“Ultimately, if we have to travel outside our market for all of our meaningful games, it's not a tenable business plan and it's not tenable for the amount of time to travel. So we have to address a little bit more internally how we're going to create meaningful moments for our local market.”
It should be noted here that the DA’s national 10-month schedule, which MLS’s new youth league is inheriting, for now at least, ran from August to June and forbid participation in scholastic soccer and other “outside” activities.
“We have a unique calendar here in Minnesota soccer,” said Quinn, an Irishman who has coached and directed at the youth, high-school and collegiate levels across the state for many years. “We pretty much follow a European calendar that doesn't actually work for us.
“We need to do what's right for right here.”
Reimagining youth development in Minnesota
So the Loons are trying something new.
Whenever MLS’s elite youth platform eventually launches in earnest – a process that has been disrupted by the COVID-19 pandemic – MNUFC will field what they call “representative teams” in the prime Under-15 and Under-17 age groups, and an Under-23 or reserve team of some sort to bridge the gap to the MLS first team.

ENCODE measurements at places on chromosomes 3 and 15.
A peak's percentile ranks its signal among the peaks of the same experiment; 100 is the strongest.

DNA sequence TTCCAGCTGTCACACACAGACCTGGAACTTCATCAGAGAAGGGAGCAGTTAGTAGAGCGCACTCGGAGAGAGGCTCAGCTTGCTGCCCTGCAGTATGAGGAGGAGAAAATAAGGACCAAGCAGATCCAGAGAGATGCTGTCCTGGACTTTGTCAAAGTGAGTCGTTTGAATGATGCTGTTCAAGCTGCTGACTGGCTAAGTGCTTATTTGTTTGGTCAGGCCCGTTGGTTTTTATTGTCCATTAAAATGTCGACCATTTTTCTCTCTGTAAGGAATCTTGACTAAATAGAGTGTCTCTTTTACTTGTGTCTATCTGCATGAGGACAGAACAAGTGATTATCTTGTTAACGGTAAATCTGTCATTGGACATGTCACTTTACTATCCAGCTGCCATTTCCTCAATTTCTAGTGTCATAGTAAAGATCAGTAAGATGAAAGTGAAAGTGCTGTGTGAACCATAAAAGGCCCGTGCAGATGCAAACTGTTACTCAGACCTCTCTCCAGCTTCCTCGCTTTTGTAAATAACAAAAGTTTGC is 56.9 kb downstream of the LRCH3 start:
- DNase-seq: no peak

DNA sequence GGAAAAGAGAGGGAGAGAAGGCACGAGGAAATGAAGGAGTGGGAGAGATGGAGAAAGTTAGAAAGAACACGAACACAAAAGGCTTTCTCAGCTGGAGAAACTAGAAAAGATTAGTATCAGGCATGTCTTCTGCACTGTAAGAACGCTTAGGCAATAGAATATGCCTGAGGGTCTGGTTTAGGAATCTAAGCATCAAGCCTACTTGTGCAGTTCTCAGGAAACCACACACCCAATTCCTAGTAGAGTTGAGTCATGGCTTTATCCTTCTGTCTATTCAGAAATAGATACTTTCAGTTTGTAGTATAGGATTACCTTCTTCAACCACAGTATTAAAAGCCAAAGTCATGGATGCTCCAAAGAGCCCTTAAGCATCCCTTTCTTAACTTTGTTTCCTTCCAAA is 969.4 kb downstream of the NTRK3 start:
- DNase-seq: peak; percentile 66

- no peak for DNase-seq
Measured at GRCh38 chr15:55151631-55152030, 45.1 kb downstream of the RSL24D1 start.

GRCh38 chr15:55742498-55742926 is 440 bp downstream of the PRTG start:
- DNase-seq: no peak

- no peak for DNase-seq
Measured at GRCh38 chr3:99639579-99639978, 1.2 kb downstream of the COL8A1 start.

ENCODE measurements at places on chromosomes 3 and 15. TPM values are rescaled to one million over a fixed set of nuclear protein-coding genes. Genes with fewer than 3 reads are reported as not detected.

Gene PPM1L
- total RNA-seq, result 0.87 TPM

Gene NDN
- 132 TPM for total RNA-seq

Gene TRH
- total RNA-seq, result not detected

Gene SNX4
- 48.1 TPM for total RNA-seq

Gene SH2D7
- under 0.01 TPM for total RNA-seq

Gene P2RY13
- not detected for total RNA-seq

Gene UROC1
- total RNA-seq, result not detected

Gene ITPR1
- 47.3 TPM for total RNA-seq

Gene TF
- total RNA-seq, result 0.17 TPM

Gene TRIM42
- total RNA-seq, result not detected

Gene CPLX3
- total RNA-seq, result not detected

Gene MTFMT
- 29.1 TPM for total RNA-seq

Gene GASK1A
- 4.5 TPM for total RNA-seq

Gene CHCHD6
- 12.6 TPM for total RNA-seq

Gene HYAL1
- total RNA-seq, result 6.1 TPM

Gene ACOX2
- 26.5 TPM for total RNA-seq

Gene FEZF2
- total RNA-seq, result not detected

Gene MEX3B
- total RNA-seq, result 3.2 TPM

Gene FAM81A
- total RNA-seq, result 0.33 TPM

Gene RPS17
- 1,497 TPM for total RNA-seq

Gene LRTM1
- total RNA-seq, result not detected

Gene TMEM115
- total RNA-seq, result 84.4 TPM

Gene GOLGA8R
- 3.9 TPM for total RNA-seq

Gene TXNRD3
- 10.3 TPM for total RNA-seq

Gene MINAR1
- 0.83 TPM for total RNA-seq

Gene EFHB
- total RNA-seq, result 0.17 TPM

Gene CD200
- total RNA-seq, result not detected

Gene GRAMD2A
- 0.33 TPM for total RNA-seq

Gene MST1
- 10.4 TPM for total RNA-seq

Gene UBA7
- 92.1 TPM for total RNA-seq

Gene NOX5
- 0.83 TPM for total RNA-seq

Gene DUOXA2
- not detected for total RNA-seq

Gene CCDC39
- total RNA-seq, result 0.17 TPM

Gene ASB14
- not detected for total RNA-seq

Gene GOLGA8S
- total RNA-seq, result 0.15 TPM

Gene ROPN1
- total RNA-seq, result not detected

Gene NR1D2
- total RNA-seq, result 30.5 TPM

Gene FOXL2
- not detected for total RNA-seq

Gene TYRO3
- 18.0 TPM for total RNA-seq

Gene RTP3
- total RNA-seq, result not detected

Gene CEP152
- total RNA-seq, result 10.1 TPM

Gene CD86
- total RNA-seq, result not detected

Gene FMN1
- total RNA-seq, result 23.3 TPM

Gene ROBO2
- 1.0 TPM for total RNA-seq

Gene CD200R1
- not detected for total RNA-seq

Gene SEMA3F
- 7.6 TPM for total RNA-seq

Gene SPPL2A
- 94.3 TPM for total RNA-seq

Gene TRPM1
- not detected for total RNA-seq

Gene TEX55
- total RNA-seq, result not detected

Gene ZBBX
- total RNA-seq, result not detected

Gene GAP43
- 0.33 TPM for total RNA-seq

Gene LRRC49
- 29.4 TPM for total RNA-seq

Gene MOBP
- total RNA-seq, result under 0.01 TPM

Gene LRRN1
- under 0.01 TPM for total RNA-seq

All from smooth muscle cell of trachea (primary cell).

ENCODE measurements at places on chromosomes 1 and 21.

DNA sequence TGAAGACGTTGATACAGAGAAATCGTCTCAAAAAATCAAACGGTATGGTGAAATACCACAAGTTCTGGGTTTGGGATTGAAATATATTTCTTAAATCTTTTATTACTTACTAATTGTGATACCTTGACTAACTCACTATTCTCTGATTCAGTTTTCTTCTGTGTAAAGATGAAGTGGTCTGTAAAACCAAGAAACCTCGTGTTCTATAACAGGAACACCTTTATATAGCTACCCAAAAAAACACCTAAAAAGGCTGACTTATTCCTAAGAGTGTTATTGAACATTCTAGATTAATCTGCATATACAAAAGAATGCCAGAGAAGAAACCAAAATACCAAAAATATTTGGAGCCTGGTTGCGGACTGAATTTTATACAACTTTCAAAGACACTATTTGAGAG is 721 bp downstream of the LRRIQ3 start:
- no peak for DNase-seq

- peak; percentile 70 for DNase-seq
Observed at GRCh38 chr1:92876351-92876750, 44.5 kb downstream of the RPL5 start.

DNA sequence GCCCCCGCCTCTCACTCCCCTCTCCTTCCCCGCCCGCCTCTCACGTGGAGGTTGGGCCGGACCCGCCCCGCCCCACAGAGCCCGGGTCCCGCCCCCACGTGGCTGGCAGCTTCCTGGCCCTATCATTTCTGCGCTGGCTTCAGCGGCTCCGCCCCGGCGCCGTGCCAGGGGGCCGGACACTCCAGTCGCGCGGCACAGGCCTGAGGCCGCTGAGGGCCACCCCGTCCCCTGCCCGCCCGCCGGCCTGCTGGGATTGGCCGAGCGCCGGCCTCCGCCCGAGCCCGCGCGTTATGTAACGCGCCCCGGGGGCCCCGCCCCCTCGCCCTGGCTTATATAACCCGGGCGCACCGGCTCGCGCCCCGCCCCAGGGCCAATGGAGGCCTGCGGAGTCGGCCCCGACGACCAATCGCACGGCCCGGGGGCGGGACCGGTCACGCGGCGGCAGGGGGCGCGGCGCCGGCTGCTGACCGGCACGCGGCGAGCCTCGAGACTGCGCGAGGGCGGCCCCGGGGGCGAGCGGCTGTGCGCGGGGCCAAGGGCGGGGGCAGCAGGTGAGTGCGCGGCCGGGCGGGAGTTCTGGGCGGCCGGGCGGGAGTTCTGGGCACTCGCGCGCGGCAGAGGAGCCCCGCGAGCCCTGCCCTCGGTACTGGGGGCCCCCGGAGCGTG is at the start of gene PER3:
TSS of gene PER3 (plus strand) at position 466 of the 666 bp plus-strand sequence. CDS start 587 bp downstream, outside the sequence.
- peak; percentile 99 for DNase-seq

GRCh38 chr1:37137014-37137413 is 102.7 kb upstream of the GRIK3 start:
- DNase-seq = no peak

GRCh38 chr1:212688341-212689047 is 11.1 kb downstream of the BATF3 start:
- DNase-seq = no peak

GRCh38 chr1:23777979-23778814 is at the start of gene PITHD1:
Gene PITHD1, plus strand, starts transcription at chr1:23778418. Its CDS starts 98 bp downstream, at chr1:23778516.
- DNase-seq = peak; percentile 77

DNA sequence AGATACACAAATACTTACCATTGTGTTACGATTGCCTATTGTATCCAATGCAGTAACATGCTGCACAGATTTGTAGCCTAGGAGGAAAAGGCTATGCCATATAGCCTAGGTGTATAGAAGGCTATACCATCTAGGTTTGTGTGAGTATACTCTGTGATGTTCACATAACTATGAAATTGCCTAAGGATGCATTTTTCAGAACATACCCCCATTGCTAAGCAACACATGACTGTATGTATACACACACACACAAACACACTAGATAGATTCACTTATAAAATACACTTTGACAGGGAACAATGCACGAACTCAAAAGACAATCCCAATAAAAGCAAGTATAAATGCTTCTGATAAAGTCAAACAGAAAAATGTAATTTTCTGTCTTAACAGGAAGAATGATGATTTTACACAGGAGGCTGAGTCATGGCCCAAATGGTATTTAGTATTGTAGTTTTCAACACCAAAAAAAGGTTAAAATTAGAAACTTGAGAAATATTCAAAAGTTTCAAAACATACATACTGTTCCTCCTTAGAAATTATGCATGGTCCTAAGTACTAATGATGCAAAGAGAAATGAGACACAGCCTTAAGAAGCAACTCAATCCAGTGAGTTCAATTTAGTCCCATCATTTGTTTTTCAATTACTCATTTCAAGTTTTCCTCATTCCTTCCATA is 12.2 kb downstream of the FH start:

Rather than full-time members of United’s academy, the players will be called up from their youth clubs to take part in “training pods” and national competition in MNUFC colors, then return for local action. They will spend training time in each environment, and literally wear the crest of their home club on their sleeves when donning a Loons kit. Each age group will have a pool of 35 to 40 players – roughly twice as big as before – to allow a wider net to be cast and have form and availability guide roster selections.
It’s somewhat comparable to a national-team callup or an Olympic Development Program invite, but far more immersive, running year-round, and just one part of a more comprehensive bond between United and the many small youth clubs dotting their region.